Easter weekend is approaching, and snow is gently falling in Siglufjörður, the northernmost town in Iceland, as crowds of tourists arrive to visit the majestic ski slopes. Ari Thór Arason is now a police inspector, but he’s separated from his girlfriend, who lives in Sweden with their three-year-old son. A family reunion is planned for the holiday, but a violent blizzard is threatening and there is an unsettling chill in the air. Three days before Easter, a nineteen-year-old local girl falls to her death from the balcony of a house on the main street. A perplexing entry in her diary suggests that this may not be an accident, and when an old man in a local nursing home writes ‘She was murdered’ again and again on the wall of his room, there is every suggestion that something more sinister lies at the heart of her death… As the extreme weather closes in, cutting the power and access to Siglufjörður, Ari Thór must piece together the puzzle to reveal a horrible truth … one that will leave no one unscathed.
Chilling, claustrophobic and disturbing, Winterkill marks the startling conclusion to the million-copy bestselling Dark Iceland series and cements Ragnar Jónasson as one of the most exciting authors in crime fiction.
In December the community interest company I do a bit of research for (supported employment, the DWP know about it), had their official launch and I presented the research I’d done about the employment situation for Autistic adults in North East Lincolnshire.
Yes, that really is my voice.
I had a script and sort of stuck to it, but not all of it. I’ve added it below for people who don’t want to endure my voice or need captions.
Activist-academic Meg-John Barker and cartoonist Julia Scheele illuminate the histories of queer thought and LGBTQ+ action in this groundbreaking non-fiction graphic novel.
From identity politics and gender roles to privilege and exclusion, Queer explores how we came to view sex, gender and sexuality in the ways that we do; how these ideas get tangled up with our culture and our understanding of biology, psychology and sexology; and how these views have been disputed and challenged.
Along the way we look at key landmarks which shift our perspective of what’s ‘normal’ – Alfred Kinsey’s view of sexuality as a spectrum, Judith Butler’s view of gendered behaviour as a performance, the play Wicked, or moments in Casino Royale when we’re invited to view James Bond with the kind of desiring gaze usually directed at female bodies in mainstream media.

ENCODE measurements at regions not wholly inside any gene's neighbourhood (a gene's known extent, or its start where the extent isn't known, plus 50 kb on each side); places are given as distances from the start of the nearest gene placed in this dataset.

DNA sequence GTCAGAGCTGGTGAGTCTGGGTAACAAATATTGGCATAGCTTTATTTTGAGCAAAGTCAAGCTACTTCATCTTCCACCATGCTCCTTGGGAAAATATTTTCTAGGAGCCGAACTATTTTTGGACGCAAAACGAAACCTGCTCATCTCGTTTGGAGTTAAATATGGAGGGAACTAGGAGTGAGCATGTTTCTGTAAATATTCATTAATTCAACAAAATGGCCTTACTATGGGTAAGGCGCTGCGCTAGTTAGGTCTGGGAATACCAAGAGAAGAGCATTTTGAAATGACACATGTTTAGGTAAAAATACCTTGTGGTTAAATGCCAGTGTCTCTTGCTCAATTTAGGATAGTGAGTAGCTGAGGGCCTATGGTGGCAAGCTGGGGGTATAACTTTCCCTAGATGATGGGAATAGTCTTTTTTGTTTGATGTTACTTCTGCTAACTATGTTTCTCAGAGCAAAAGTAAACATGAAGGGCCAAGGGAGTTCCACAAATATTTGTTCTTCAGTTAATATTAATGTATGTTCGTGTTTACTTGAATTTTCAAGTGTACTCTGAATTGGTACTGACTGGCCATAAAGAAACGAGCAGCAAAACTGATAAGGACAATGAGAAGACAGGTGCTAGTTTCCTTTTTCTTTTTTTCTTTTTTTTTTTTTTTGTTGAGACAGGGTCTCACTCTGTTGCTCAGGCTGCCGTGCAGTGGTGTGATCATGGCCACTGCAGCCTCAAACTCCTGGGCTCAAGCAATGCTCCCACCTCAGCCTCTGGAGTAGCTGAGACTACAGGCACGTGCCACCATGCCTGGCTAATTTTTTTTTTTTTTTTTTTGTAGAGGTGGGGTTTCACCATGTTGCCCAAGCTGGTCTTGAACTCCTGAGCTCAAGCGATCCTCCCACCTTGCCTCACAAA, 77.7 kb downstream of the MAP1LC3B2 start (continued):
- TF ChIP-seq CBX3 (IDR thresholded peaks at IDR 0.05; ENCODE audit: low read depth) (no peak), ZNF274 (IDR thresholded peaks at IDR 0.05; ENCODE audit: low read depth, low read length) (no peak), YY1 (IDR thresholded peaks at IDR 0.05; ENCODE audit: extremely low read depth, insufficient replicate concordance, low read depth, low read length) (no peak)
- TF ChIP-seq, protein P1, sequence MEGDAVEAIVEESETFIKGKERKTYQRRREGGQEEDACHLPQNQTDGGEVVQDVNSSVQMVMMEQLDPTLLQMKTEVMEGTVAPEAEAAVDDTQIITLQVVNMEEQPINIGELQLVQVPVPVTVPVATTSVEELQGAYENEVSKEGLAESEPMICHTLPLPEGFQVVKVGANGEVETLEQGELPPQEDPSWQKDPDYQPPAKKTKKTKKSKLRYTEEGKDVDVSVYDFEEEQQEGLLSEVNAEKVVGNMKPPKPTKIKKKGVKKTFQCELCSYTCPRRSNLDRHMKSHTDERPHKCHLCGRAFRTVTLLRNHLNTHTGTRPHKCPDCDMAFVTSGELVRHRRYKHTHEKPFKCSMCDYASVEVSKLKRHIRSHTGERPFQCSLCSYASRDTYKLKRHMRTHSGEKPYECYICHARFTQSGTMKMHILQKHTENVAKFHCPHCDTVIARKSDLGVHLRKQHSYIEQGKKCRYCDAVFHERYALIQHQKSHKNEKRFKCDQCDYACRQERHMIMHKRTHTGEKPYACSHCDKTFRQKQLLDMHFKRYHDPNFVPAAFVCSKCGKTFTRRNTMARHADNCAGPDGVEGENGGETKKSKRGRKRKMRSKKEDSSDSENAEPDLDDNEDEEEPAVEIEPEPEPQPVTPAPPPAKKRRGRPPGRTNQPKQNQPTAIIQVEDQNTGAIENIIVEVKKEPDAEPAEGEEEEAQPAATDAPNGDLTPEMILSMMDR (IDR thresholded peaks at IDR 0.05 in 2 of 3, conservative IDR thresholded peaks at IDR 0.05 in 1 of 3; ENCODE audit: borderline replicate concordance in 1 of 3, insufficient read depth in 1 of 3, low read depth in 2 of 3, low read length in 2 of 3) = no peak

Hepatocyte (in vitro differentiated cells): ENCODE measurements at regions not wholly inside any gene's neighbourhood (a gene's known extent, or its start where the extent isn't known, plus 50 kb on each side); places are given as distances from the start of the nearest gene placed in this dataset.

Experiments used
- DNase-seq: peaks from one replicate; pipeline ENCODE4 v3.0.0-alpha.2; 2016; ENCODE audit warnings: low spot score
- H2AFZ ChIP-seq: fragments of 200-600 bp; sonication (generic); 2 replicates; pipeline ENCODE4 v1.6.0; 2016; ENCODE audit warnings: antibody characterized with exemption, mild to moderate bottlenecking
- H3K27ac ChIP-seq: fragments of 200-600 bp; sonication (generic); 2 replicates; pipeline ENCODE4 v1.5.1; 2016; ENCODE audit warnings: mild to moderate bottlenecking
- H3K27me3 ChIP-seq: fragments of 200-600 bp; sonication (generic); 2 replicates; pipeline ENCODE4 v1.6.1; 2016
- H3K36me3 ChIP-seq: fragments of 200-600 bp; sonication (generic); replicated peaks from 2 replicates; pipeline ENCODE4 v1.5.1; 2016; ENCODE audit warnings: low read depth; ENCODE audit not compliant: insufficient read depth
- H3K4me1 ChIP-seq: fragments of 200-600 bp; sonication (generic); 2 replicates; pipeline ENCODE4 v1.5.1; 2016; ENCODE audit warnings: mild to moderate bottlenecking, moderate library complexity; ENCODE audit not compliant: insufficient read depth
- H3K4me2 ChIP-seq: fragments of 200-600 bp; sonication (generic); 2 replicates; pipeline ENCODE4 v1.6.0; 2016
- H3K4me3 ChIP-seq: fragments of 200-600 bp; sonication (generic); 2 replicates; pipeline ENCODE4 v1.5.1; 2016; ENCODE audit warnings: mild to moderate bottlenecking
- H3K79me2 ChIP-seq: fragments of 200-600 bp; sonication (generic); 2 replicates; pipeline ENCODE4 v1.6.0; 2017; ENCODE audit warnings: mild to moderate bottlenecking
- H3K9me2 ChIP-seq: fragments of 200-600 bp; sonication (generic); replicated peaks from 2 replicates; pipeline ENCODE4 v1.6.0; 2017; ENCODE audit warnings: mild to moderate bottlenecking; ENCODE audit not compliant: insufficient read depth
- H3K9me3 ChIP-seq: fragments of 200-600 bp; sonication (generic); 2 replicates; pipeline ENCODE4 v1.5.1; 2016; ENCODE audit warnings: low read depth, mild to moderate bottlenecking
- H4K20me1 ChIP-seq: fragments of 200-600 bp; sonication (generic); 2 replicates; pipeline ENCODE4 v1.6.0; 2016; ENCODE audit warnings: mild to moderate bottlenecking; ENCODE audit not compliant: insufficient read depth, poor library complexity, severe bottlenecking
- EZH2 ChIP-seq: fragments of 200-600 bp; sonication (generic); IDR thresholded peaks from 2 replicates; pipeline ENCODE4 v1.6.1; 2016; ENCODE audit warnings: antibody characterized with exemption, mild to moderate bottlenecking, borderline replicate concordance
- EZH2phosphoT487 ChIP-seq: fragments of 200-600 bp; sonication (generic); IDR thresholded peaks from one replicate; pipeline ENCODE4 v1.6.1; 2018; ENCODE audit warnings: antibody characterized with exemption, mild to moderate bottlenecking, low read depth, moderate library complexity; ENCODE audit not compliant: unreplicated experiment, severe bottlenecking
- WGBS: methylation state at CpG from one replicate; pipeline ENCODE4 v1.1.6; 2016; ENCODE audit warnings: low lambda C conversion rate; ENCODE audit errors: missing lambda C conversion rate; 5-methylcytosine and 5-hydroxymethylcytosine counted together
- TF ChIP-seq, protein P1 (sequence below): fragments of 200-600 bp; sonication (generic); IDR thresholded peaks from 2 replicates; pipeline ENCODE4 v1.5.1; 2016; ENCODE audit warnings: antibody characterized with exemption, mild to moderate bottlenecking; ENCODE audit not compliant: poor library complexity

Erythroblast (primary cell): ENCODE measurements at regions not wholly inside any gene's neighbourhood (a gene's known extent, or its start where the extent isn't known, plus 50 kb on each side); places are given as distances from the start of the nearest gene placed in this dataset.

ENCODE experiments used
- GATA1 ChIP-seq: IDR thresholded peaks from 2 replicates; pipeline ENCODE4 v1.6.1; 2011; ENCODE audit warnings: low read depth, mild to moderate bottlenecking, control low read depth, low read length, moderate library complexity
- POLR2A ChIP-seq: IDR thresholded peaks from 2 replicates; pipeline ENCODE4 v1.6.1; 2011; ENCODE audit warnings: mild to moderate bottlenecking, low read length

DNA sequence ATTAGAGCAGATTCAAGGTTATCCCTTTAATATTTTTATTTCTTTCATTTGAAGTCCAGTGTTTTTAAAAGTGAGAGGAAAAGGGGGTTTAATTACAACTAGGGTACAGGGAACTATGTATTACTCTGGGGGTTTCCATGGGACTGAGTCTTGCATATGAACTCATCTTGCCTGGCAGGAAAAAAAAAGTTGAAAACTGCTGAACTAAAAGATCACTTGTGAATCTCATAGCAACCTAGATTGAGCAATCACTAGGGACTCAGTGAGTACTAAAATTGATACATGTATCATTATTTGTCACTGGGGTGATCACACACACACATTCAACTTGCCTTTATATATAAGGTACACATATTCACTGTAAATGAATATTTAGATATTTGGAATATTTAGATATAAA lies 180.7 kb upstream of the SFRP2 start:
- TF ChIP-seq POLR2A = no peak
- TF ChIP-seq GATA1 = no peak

Presented in a brilliantly engaging and witty style, this is a unique portrait of the universe of queer thinking.
Happy New Year. Let’s hope 2021 is better than 2020.
I treat myself to this book because I had the spare cash and it has been on my wish list for a while. It arrived this morning and I’ve spent a few hours today reading it. I rather enjoyed it. This book is an illustrated introduction to Queer Theory and its history from about the early twentieth century. Introduction is the key word here, if you know something of the subject already it would probably seem simplistic, but for those of us with a bit of amorphous knowledge but nothing specific, things we’ve seen online but haven’t entirely understood, this book is excellent. The emphasis on questioning binaries (man/woman, homosexual/heterosexual), the fixed nature of gender, sex and sexuality, the cultural context of same, was fascinating, and ties in with thoughts I’d already had.
I must recommend this book to people interested in the subject but without the formal academic background usually needed to understand this sort of thing.